Fred Patten was born in Nebraska in 1873 and Clara was from Wisconsin. They met and married in Auburn, Washington and had a daughter there in 1900. They had moved here to Skagway around that time. Sadly, Clara died on this day, December 14, 1905 of blood poisoning and is buried in the Gold Rush Cemetery.
Fred stayed on and made a partnership with Chris Shea as carpenter and contractor. Together they wrote a book called “The Soapy Smith Tragedy” in 1907. (If you can find this book, it is worth quite a bit now.)
By 1907-1908, Skagway’s glory days as a gold rush boomtown had passed. Vacant buildings, derelict shacks and debris were visible everywhere. One visitor described Skagway as “the scrap-heap of creation.”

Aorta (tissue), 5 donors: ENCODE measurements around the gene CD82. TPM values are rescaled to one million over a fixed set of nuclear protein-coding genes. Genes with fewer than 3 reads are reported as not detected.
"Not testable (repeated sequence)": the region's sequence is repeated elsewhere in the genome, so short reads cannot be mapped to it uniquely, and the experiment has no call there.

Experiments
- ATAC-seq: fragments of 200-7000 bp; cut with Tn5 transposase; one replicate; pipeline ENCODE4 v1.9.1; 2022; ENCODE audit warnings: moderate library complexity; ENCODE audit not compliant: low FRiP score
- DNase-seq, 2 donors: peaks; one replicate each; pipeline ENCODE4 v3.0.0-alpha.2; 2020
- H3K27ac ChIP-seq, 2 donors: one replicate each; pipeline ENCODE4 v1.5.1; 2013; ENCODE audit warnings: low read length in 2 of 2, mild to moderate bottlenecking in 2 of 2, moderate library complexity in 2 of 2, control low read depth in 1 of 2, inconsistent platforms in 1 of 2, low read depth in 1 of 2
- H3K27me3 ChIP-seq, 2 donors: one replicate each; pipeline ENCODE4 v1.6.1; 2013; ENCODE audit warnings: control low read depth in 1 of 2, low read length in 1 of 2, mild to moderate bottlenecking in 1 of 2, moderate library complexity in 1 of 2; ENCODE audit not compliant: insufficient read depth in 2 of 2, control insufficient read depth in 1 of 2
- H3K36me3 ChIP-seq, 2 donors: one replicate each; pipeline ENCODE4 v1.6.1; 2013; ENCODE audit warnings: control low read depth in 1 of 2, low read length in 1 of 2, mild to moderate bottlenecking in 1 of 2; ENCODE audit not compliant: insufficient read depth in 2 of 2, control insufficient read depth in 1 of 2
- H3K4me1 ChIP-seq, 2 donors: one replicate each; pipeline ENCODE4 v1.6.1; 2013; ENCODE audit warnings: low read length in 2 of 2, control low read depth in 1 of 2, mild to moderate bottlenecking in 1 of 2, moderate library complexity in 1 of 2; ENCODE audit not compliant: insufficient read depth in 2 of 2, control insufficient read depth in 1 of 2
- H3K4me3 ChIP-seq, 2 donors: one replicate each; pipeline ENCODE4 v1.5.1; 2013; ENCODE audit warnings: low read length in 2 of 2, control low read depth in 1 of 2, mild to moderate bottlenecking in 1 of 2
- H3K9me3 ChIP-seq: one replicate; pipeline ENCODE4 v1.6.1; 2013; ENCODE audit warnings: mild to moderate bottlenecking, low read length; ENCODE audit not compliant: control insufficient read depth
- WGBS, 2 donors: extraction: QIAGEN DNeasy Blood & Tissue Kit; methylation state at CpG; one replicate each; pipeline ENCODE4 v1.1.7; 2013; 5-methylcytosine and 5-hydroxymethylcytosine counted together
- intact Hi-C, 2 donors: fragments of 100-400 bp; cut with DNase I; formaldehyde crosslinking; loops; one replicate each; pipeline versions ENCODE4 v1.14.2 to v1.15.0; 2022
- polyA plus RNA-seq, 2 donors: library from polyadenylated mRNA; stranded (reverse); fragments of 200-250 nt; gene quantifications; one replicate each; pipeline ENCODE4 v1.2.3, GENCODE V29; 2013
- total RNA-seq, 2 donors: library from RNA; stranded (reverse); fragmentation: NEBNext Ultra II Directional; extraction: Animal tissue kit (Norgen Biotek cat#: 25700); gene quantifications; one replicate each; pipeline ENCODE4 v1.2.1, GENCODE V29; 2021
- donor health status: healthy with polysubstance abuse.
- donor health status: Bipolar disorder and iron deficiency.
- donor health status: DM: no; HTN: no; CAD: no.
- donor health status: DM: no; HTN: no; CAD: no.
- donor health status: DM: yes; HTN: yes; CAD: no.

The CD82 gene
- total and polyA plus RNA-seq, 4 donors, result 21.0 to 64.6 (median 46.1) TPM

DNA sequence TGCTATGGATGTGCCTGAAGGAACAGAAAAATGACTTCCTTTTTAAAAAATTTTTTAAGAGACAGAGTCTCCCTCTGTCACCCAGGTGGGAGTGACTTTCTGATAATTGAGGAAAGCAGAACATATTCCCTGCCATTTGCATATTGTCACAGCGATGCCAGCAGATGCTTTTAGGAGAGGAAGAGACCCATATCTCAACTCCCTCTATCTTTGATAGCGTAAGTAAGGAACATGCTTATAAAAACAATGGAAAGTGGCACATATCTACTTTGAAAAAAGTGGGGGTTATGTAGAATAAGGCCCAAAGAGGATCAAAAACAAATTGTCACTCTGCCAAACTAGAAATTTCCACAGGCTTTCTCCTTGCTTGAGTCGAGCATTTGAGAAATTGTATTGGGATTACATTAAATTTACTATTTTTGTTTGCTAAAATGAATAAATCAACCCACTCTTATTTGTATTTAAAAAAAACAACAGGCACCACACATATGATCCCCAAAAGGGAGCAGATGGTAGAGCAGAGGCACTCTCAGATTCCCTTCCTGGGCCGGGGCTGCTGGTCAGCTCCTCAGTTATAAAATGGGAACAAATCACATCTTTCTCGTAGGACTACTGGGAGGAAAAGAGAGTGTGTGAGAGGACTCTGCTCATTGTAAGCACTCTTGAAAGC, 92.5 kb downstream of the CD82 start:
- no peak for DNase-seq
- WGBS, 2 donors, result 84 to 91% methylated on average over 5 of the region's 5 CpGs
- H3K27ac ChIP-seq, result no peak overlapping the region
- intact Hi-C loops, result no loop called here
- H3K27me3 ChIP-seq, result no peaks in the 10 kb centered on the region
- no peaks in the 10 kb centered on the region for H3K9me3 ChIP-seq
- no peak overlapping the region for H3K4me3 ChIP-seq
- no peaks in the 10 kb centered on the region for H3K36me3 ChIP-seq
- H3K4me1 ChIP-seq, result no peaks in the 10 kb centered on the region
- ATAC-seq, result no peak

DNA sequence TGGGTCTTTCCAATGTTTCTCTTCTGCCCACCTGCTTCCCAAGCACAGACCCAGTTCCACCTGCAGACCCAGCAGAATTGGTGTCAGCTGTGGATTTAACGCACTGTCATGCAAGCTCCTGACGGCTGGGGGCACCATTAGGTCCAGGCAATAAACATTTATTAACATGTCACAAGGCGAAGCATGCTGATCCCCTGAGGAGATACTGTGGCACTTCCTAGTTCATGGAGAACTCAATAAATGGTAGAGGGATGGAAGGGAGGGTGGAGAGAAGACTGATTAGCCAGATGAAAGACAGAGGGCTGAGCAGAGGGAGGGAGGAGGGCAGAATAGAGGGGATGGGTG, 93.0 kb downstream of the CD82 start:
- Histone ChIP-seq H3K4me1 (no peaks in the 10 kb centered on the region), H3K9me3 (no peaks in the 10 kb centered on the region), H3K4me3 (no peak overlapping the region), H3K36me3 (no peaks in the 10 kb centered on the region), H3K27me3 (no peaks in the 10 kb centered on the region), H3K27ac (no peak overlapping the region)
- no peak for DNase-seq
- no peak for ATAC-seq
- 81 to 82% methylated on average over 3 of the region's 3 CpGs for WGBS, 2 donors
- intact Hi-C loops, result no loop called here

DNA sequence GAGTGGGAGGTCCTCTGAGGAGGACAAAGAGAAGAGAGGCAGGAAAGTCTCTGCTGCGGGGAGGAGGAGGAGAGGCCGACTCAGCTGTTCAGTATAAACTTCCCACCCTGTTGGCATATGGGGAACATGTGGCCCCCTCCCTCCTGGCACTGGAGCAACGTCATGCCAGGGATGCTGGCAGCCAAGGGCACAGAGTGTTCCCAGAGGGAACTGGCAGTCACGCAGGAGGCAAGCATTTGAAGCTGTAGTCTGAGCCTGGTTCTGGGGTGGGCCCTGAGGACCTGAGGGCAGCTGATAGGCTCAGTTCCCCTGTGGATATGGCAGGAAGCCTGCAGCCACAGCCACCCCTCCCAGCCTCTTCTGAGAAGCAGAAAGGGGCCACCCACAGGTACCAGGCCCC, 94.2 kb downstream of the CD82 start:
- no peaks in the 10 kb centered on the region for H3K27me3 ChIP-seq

In an attempt to revitalize the town, Fred and Chris led a drive to centralize the town’s business district on Broadway. In 1908, Shea and Patten purchased two barracks, sawed the longer one in half, and moved all three to their present location on Broadway. The two halves were remodeled with a new false front to make up the Pack Train Inn and the Trail Saloon. By 1910 they had both moved on.
The building currently houses a fur store and a diamond store in the summer and says “U-Ah-to-no” on the side.
Washington records online; 1880 and 1900 census; Skagway death record